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UMaine System Trustees Approve Updated Sex Assault Policy

PORTLAND, Maine - University of Maine System trustees have strengthened the definition of "consent" as part of the system's new policy on sexual assault and harassment. A growing number of post-secondary educational institutions have been adopting stricter interpretations of consent to comply with new federal regulations. Jay Field dropped by UMaine's Orono campus to talk with students about the change.

"Consent," the new policy reads, "is agreement to engage in sexual contact. Consent must be informed, freely and actively given, and consist of a mutually agreeable and understandable exchange of words or actions. Consent is clear, knowing and voluntary. Consent is active, not passive. Consent may be withdrawn at any time."

"Seems pretty straightforward. You have to have consent on both sides," says Julie Churchill. Churchill, a senior from Fayette, Maine, is sitting at a table inside Memorial Union with a friend, Megan Dood. Chruchill says she has some concerns about the notion of being able to "withdraw consent," as the policy says, at any time.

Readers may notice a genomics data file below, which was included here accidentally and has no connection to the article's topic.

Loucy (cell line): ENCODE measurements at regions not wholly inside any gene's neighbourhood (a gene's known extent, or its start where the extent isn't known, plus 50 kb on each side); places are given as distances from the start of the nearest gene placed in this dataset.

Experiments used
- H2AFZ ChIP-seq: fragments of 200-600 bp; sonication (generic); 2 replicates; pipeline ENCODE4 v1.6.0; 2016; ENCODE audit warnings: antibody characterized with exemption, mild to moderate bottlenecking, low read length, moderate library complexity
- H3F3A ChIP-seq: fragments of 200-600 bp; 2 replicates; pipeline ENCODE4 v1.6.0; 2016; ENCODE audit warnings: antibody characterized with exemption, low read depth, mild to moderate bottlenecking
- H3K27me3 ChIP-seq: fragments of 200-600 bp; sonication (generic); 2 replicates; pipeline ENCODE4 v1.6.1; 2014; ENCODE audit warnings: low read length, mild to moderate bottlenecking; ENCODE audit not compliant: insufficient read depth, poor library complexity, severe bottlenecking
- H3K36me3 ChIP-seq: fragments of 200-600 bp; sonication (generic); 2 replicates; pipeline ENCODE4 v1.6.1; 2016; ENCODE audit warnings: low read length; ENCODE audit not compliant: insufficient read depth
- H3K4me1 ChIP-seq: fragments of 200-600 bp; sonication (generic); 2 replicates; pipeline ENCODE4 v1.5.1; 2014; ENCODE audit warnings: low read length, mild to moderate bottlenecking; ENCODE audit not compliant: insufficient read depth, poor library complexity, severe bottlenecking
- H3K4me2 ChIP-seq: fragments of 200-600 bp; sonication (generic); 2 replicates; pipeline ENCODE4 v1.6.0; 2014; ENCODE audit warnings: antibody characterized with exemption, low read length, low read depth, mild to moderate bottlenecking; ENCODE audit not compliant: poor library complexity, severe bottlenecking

"That could backfire on people - like, if an event took place and somebody decided they wanted to revoke their consent," Churchill says. "I mean, I guess you get a gray area with just about anything, though."

The Office of Civil Rights at the U.S. Department of Education is now investigating more than 80 colleges nationwide over their handling of sex assault allegations. In 2011, the office sent out a letter reminding colleges and universities of their obligations under federal law, to look into such cases and to put policies in place to combat sexual violence.

"It's a good step in the right direction," Megan Dood says. "But, I mean, without changing the whole kind of culture around it, I don't know if it's really going to have a huge impact."

Dood, who's also a senior, says sexual encounters on campus that end badly are often accompanied by a certain set of assumptions: "That it's always, you know, one person's fault. Someone's always the guilty party. We just need to kind of change how we feel about taking advantage of situations like that, I guess."

Julie Churchill says tougher, more explicit policies on sexual assault are good, but may not have much impact unless universities address the thing that fuels the hook-up culture on campus.

"Start with the drinking culture, before you can make any headway with the rest of it," Churchill says. "I think it would be a big help. I think it would make more of an impact. But that's probably not going to change, so..."

UMaine System trustees adopted the new policy on sexual assault and harrassment unanimously. It takes effect immediately.